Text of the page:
Summary: William Tait. The provenance of pure reason: essays in the phi-
losophy of mathematics and its history. Oxford University Press, Oxford,
2005 x + 332 pp.
Plato has a bad reputation these days: the word "Platonism" is usually ac-
companied by the word "naive," and the notion that mathematical discourse
has meaning in virtue of reference to nonspacial, atemporal objects is judged to
be convenient but ultimately untenable. Moreover, the views of mathematics
that currently dominate the analytic tradition are variants of Quinean empiri-
cism, a position that is more closely linked to that of Plato's rival, Aristotle.
On such views, mathematical claims depend on experience for justification in
an indirect but continuous manner.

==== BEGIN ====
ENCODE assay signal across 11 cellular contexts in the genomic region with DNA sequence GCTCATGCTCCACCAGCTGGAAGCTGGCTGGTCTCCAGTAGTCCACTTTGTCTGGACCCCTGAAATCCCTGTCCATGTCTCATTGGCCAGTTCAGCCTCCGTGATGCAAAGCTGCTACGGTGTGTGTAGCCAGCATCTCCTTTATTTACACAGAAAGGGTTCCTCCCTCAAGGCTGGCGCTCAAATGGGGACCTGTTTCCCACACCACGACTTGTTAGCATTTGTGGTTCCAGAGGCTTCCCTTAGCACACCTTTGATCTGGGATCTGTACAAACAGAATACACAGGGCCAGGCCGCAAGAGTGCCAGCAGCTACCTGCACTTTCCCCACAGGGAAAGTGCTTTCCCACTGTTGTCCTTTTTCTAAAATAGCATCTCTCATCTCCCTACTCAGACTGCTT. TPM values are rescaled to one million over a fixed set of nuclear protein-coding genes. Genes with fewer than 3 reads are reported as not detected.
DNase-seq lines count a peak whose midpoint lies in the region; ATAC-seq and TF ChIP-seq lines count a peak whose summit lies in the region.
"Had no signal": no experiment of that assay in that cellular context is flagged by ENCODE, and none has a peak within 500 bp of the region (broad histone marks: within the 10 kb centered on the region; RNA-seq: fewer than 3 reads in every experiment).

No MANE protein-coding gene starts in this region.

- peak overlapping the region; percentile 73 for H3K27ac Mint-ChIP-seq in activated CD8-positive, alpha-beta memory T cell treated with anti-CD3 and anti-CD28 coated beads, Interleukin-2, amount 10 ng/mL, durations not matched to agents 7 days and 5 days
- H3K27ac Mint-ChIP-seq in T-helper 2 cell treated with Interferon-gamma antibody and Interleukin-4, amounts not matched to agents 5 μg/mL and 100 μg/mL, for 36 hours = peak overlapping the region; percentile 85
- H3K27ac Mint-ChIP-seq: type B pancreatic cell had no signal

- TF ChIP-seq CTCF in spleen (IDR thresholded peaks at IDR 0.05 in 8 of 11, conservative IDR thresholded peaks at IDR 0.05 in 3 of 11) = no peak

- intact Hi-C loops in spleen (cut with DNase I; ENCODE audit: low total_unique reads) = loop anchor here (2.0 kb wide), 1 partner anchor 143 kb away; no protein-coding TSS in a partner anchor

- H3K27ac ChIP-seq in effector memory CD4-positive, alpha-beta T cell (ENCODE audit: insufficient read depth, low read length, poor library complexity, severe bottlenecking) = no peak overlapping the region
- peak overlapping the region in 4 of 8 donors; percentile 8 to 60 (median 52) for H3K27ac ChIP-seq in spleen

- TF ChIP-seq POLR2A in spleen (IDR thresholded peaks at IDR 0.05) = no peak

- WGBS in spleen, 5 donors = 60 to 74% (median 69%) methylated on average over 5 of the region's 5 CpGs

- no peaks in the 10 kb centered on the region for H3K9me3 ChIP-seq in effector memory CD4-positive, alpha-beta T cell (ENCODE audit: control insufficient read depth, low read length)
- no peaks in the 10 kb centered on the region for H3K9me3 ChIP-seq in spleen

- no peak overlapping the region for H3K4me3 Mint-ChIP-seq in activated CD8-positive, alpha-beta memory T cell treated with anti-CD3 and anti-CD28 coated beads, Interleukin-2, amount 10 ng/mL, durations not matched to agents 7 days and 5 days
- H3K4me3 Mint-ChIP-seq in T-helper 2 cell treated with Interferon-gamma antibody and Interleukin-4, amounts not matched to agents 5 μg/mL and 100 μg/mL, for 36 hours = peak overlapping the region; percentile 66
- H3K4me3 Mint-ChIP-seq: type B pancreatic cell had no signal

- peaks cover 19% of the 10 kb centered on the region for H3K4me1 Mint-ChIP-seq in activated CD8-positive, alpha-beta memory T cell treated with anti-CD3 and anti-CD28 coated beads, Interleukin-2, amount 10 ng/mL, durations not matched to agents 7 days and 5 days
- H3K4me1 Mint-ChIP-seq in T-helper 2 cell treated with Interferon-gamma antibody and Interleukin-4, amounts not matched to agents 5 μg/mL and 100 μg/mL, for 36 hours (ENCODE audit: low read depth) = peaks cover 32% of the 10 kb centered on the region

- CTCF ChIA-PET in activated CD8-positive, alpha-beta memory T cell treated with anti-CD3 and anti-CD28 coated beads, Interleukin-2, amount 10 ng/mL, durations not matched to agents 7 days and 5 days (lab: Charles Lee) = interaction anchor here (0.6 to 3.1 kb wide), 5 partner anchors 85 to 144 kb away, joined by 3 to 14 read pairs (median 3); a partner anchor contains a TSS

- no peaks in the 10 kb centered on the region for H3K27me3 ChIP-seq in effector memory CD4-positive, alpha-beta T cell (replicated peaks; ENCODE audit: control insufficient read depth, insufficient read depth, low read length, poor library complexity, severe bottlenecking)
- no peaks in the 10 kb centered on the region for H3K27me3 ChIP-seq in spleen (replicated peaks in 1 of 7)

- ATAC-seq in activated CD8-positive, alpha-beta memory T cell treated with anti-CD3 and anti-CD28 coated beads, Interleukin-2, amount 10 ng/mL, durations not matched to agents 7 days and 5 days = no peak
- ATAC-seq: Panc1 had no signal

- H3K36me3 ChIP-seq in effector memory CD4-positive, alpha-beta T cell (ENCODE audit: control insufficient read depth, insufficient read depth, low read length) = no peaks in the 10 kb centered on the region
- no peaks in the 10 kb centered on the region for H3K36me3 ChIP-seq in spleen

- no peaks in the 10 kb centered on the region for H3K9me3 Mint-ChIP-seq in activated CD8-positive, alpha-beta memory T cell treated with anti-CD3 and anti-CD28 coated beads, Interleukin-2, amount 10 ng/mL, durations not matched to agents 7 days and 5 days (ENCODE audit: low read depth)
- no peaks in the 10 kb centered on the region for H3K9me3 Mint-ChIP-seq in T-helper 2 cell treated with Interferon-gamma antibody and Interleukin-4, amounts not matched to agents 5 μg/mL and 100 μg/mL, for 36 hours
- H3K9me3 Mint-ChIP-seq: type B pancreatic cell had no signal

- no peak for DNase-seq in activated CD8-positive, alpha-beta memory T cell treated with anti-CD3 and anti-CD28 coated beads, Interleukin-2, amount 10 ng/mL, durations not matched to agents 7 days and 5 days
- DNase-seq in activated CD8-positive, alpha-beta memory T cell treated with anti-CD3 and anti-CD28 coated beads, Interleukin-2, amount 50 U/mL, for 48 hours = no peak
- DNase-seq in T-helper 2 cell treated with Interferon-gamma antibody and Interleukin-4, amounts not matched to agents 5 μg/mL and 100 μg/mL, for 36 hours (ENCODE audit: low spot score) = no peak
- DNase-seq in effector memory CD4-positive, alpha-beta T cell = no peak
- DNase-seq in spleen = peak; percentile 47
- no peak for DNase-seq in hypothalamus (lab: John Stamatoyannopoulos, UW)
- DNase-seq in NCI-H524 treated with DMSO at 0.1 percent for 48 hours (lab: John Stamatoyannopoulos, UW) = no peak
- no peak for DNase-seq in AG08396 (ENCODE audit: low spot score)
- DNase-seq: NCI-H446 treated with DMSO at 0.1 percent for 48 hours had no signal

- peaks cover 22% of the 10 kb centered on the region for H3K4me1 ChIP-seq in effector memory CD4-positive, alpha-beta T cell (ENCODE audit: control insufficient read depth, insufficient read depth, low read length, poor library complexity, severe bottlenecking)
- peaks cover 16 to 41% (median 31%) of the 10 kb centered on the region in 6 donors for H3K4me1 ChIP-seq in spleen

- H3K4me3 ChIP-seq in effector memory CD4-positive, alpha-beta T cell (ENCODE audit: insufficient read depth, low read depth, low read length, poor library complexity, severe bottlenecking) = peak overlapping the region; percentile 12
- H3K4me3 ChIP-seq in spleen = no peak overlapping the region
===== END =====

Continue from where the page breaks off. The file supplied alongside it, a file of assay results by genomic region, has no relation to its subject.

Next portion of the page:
The problem with this picture is that it fails to account for the distinct
character of mathematics vis-`a-vis the empirical sciences. Quine's arguments
that there is no sharp distinction between analytic and synthetic knowledge
does not absolve us of the philosophical task of making sense of methodological
differences that are glaringly salient in practice. It is therefore encouraging to
read a collection of essays that is based on a conception of mathematics that is
more faithful to the subject.
At the risk of oversimplifying, Tait's central views can be summarized as
follows. First, the only viable foundation for mathematics is that afforded by